raiber

Publications

Parent–offspring conflict over mate choice: An experimental study in ChinaJournal articleJeanne Bovet, Eva Raiber, Weiwei Ren, Charlotte Wang and Paul Seabright, British Journal of Psychology, Volume 109, Issue 4, pp. 674-693, 2018

Both parents and offspring have evolved mating preferences that enable them to select mates and children-in-law to maximize their inclusive fitness. The theory of parent–offspring conflict predicts that preferences for potential mates may differ between parents and offspring: individuals are expected to value biological quality more in their own mates than in their offspring's mates and to value investment potential more in their offspring's mates than in their own mates. We tested this hypothesis in China using a naturalistic ‘marriage market’ where parents actively search for marital partners for their offspring. Parents gather at a public park to advertise the characteristics of their adult children, looking for a potential son or daughter-in-law. We presented 589 parents and young adults from the city of Kunming (Yunnan, China) with hypothetical mating candidates varying in their levels of income (proxy for investment potential) and physical attractiveness (proxy for biological quality). We found some evidence of a parent–offspring conflict over mate choice, but only in the case of daughters, who evaluated physical attractiveness as more important than parents. We also found an effect of the mating candidate's sex, as physical attractiveness was deemed more valuable in a female potential mate by parents and offspring alike.

Mise en place d’une expérience avec le grand public : entre recherche, vulgarisation et pédagogieJournal articleYouenn Lohéac, Alia Hayyan, Cécile Bazart, Mohamed Ali Bchir, Serge Blondel, Mihaela Bonescu, Alexandrine Bornier, Joëlle Brouard, Nathalie Chappe, François Cochard, et al., Revue economique, Volume 68, Issue 5, pp. 941-953, 2017

Nous présentons la mise en place d’une expérience lors d’un événement grand public national, de manière simultanée dans onze villes françaises, en septembre 2015. L’expérience a impliqué plus de 2 700 participants et a duré quatre heures ininterrompues. L’objectif de cet article est à la fois de fournir une feuille de route pour une éventuelle réplication et de penser à la manière dont la discipline peut être utilisée dans des terrains nouveaux (vulgarisation, pédagogie populaire, communication grand public).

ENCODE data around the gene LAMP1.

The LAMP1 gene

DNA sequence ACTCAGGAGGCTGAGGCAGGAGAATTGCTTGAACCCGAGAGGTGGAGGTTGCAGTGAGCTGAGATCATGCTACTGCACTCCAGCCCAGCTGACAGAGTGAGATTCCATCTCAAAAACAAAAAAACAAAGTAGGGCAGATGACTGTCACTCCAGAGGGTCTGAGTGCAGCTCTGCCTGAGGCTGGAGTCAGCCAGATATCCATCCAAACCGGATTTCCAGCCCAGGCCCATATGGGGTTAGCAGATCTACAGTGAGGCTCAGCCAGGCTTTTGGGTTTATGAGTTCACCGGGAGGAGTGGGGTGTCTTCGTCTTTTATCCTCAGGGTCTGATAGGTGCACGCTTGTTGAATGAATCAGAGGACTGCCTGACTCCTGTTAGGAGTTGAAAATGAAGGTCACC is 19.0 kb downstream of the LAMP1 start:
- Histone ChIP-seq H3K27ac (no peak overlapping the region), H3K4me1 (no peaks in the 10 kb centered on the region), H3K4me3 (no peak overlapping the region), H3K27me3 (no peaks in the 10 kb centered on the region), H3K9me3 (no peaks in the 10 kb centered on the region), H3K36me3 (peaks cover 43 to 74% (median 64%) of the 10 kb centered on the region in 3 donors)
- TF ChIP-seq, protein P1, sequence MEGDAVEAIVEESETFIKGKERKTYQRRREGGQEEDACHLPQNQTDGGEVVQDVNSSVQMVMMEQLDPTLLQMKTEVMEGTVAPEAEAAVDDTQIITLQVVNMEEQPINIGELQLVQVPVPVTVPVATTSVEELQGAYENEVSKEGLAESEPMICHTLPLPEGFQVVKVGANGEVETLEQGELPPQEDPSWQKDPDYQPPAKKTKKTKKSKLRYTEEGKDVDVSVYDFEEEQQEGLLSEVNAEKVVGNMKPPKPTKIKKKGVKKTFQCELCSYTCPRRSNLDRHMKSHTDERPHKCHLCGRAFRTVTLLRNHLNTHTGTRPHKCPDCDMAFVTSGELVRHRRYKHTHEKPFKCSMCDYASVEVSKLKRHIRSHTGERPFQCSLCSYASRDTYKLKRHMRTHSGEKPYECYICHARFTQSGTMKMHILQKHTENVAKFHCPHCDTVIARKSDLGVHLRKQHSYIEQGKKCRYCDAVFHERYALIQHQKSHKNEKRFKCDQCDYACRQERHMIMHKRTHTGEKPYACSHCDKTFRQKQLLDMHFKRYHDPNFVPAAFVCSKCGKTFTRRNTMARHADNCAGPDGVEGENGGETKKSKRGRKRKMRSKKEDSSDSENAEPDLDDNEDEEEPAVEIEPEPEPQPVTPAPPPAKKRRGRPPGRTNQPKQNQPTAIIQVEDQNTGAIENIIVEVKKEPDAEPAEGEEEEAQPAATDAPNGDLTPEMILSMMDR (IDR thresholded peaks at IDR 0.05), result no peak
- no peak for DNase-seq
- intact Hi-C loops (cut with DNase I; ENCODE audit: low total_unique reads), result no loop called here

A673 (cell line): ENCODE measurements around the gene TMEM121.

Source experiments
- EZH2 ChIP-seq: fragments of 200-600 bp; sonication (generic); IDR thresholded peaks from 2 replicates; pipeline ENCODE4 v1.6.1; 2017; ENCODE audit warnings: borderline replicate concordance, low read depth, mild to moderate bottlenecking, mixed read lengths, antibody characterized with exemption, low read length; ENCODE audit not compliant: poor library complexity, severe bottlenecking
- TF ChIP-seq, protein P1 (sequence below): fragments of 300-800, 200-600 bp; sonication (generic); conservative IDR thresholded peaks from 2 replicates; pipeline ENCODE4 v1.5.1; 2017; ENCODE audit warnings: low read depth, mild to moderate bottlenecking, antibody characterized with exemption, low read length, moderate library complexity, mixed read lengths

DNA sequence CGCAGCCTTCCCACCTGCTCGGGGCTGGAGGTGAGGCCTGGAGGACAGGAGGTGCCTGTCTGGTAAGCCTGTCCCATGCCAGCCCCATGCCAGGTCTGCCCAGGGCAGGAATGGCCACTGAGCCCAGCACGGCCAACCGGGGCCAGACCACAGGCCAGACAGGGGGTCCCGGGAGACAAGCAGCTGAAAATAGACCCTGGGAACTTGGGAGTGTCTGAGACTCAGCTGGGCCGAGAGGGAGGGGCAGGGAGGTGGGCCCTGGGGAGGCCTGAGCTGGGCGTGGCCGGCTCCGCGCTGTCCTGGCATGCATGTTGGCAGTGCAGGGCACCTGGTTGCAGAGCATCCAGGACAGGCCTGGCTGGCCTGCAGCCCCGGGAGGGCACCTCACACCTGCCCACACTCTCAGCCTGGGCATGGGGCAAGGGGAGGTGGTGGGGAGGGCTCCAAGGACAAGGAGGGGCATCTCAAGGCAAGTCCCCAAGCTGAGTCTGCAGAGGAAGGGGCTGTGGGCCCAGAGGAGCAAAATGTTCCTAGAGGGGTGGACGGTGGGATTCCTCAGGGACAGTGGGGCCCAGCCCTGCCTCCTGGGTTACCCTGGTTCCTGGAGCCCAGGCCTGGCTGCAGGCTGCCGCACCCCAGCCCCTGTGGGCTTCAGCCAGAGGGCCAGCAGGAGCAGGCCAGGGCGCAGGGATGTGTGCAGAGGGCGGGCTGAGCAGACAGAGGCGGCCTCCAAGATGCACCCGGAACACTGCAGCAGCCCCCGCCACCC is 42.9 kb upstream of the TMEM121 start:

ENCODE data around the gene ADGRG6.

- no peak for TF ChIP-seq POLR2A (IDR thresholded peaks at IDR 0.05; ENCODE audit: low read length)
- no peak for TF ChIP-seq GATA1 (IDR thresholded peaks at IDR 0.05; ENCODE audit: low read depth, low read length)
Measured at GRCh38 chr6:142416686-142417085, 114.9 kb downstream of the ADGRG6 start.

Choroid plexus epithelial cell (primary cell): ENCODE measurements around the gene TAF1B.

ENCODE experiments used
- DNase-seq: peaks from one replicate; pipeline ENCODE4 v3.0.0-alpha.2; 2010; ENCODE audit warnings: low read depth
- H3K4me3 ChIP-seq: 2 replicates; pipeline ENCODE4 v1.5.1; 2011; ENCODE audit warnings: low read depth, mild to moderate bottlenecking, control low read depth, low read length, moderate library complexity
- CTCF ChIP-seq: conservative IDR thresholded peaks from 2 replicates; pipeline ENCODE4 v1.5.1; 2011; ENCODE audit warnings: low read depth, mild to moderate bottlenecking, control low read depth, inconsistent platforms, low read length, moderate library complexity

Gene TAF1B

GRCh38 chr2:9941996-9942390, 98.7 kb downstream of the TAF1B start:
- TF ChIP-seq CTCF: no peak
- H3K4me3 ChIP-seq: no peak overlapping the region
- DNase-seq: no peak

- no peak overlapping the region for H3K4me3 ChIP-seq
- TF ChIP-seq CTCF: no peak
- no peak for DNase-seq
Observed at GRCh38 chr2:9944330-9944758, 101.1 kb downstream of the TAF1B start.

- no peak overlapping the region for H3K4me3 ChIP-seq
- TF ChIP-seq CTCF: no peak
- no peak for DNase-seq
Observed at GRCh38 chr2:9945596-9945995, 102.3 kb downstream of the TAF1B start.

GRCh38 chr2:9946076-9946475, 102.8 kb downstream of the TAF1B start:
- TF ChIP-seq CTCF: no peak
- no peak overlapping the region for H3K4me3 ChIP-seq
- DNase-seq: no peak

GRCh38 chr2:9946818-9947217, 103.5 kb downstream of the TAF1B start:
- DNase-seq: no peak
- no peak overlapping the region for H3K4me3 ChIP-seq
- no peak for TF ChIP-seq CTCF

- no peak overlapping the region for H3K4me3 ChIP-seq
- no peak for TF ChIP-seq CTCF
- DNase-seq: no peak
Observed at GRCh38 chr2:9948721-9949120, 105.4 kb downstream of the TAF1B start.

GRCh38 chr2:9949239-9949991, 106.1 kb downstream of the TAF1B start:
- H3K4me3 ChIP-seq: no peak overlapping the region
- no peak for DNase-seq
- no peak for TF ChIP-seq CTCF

God insures those who pay? Formal insurance and religious offerings in Ghana.Journal articleEmmanuelle Auriol, Julie Lassébie, Amma Panin, Eva Raiber and Paul Seabright, Quarterly Journal of Economics, Forthcoming

This paper provides experimental support for the hypothesis that insurance can be a motive for religious donations. We randomize enrollment of members of a Pentecostal church in Ghana into a commercial funeral insurance policy. Then church members allocate money between themselves and a set of religious goods in a series of dictator games with significant stakes. Members enrolled in insurance give significantly less money to their own church compared to members that only receive information about the insurance. Enrollment also reduces giving towards other spiritual goods. We set up a model exploring different channels of religiously based insurance.
The implications of the model and the results from the dictator games suggest that adherents perceive the church as a source of insurance and that this insurance is derived from beliefs in an interventionist God. Survey results suggest that material insurance from the church community is also important and we hypothesize that these two insurance channels exist in parallel.

God insures those who pay? Formal insurance and religious offerings in Ghana.Journal articleEmmanuelle Auriol, Julie Lassébie, Amma Panin, Eva Raiber and Paul Seabright, Quarterly Journal of Economics, Forthcoming

This paper provides experimental support for the hypothesis that insurance can be a motive for religious donations. We randomize enrollment of members of a Pentecostal church in Ghana into a commercial funeral insurance policy. Then church members allocate money between themselves and a set of religious goods in a series of dictator games with significant stakes. Members enrolled in insurance give significantly less money to their own church compared to members that only receive information about the insurance. Enrollment also reduces giving towards other spiritual goods. We set up a model exploring different channels of religiously based insurance.
The implications of the model and the results from the dictator games suggest that adherents perceive the church as a source of insurance and that this insurance is derived from beliefs in an interventionist God. Survey results suggest that material insurance from the church community is also important and we hypothesize that these two insurance channels exist in parallel.